At a college in Birmingham years ago I found myself talking to some newly arrived visitors from the Church of South India, who told me they were surprised how small a place religion has in our society. ‘In India everyone has the fear of God in their heart,’ one of them told me. I had to agree with them, and yet a lot of the people I meet do have a sense of spirituality and a desire for something beyond ourselves. It’s just that mostly they’re not looking in this direction to find it.
It might be Archbishop Desmond Tutu who once asked, “Have people abandoned the Church, or is it the Church that’s abandoned the people?” Yesterday at the cathedral I was talking to a reader from Truro Diocese who said that his bishop had told him and his fellow readers, “Take your faith into the pub, into the local drama group, into whatever’s going on in your community - don’t just lock it up in church.” If our impact on people’s lives is at about the same level as BT’s apology to me for their phone being out of order, automatic and impersonal, and sometimes that’s how it seems, it’s no surprise if we go unheard. The letters page in last week’s Church Times almost made me screw up the entire paper in despair - intense and churchy arguments that had little relevance even to me, and none at all to anyone who wasn’t a church insider. What good is that to the Gospel?
How do we put things right? Whatever we do surely has to begin with prayer, which is why Archbishop Justin is asking us to use the ten days between Ascension and Pentecost prayerfully. That’s when the disciples prayed for the gift of the Spirit - we’re asked to pray for more people to turn to Jesus.
Those South Indian Christians told me how important prayer was for them. They would pray before going out in the morning, and they’d pray again when they got home. They prayed before every meal, and whenever they washed or bathed. This, they told me, was what Indians of any faith would do, part of the rhythm of their day. I was humbled to hear this, I don’t find prayer easy, and at best I fit it in around the edges of my day. And yet John Wesley once said he was too busy not to pray.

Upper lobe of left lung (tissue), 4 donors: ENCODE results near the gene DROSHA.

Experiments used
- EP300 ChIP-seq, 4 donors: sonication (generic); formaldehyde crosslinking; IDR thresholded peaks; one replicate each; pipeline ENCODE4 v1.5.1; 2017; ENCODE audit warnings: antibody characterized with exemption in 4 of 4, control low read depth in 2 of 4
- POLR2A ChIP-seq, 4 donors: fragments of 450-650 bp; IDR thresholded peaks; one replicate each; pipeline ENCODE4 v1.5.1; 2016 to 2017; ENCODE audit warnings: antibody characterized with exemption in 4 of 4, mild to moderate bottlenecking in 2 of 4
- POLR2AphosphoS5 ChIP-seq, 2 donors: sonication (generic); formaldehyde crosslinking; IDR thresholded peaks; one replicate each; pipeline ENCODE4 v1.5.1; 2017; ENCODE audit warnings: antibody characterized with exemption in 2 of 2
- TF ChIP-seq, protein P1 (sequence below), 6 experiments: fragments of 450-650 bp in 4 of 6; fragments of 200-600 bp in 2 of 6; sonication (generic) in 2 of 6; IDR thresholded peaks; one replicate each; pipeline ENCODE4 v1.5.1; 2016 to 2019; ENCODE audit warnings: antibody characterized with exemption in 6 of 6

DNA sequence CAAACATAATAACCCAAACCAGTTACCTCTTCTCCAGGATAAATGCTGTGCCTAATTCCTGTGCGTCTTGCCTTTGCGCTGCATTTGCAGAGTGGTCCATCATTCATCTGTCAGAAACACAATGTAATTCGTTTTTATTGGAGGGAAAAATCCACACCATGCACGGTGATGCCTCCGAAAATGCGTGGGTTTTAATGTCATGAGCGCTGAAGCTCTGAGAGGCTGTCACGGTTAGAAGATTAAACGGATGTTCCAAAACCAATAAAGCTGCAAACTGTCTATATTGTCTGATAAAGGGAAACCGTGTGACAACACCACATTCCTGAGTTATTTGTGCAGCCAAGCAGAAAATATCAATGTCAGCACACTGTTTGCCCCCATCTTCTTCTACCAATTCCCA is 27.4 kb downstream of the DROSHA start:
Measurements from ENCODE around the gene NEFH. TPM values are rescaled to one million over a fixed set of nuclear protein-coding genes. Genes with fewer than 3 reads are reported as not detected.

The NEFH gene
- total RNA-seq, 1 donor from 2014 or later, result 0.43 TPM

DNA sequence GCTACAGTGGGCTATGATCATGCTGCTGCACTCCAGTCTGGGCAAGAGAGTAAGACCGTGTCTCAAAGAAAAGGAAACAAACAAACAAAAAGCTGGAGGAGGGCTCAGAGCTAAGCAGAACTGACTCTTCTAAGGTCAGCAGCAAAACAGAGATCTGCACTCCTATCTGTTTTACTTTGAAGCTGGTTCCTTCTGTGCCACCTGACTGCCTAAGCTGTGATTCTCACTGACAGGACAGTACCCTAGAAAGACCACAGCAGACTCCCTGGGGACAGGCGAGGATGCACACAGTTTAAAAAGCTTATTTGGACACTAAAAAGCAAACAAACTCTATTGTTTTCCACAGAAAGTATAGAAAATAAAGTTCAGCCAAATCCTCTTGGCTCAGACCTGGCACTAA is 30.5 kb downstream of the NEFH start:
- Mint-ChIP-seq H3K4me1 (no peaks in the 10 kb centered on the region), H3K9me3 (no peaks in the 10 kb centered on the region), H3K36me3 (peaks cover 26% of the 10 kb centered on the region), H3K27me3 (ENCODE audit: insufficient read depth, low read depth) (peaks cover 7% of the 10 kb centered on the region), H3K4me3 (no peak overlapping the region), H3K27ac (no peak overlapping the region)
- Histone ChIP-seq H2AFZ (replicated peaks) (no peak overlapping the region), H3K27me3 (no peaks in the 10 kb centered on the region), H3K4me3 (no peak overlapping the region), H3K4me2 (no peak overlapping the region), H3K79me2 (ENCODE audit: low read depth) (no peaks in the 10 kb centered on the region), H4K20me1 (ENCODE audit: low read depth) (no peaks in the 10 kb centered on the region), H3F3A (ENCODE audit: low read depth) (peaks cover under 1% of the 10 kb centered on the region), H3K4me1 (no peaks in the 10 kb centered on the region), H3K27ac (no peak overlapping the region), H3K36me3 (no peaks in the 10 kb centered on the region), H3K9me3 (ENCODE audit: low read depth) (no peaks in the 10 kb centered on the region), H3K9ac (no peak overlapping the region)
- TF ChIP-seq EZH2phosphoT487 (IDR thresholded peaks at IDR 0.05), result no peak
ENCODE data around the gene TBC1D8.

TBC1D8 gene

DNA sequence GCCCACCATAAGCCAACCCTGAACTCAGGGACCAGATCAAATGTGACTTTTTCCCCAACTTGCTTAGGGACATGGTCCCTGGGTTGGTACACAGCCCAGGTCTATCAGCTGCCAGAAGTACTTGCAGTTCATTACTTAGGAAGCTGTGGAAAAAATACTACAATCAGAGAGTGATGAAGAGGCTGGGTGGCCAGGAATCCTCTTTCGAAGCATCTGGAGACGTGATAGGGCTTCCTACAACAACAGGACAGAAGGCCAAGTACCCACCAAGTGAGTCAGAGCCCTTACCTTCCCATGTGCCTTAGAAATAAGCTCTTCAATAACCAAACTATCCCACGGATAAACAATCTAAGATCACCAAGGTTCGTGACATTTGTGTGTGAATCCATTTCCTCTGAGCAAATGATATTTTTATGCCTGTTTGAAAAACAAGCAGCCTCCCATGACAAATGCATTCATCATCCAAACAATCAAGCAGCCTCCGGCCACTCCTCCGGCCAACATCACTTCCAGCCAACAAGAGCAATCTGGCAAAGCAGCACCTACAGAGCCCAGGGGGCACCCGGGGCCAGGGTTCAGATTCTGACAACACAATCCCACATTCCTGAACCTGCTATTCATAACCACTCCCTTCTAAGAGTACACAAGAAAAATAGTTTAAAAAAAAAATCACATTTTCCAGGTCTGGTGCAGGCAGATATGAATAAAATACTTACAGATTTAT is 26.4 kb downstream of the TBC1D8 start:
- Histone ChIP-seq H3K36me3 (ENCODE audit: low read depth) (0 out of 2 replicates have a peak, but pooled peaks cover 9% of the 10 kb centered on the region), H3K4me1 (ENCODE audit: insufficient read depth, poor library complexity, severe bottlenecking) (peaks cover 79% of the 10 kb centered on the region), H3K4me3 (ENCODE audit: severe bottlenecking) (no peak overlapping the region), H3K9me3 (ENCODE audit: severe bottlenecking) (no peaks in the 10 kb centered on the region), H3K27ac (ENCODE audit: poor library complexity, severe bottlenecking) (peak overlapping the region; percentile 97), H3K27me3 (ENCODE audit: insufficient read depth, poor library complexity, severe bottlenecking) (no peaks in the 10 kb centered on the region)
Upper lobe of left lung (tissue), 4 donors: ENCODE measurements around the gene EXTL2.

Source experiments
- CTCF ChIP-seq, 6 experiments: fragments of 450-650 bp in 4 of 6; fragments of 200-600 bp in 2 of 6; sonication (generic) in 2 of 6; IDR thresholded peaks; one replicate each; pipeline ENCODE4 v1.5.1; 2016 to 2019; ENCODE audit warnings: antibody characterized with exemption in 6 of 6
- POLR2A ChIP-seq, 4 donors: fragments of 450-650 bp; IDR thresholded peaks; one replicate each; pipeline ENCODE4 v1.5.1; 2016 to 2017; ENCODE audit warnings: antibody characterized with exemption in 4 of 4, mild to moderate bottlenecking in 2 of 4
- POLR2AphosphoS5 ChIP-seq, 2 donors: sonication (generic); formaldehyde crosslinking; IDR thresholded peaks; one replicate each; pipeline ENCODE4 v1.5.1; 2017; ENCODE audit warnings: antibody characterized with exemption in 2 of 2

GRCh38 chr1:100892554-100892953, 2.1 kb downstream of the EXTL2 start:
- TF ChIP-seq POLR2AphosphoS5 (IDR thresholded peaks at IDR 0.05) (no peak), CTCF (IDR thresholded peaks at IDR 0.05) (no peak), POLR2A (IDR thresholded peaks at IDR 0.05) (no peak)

We live in a mission field these days, surrounded by people hardly touched by the Gospel. We don’t need to know everything or be expert preachers to bridge that gap, but we do need more than vague bits of niceness to be convincing. Like Philip on the desert road, we need to make the most of whatever opportunities come our way. But to begin with we need to be praying - for ourselves, for one another, and for our neighbours and our community and our world.
I remember years ago attending a service at Hereford Cathedral at which a priest from Singapore told us some inspiring stories about his time as a missionary in South Africa. One thing he said that stuck with me is: “You can’t have a third-hand relationship with Jesus”. To do what he did he had first of all to work on his own relationship with Jesus. Without that, he’d have been sharing something second-hand which would have become third-hand to his hearers, no more convincing really than that message from BT on my broken phone. “You will receive the Spirit of truth,” is what Jesus promised his disciples. In other words he tells us that if we commit ourselves to the task he’ll make sure we have the means - the vision, the spiritual strength - to do it. First we have to seek him out ourselves. But where else will people come to find Jesus, other than here where we are, within his Church?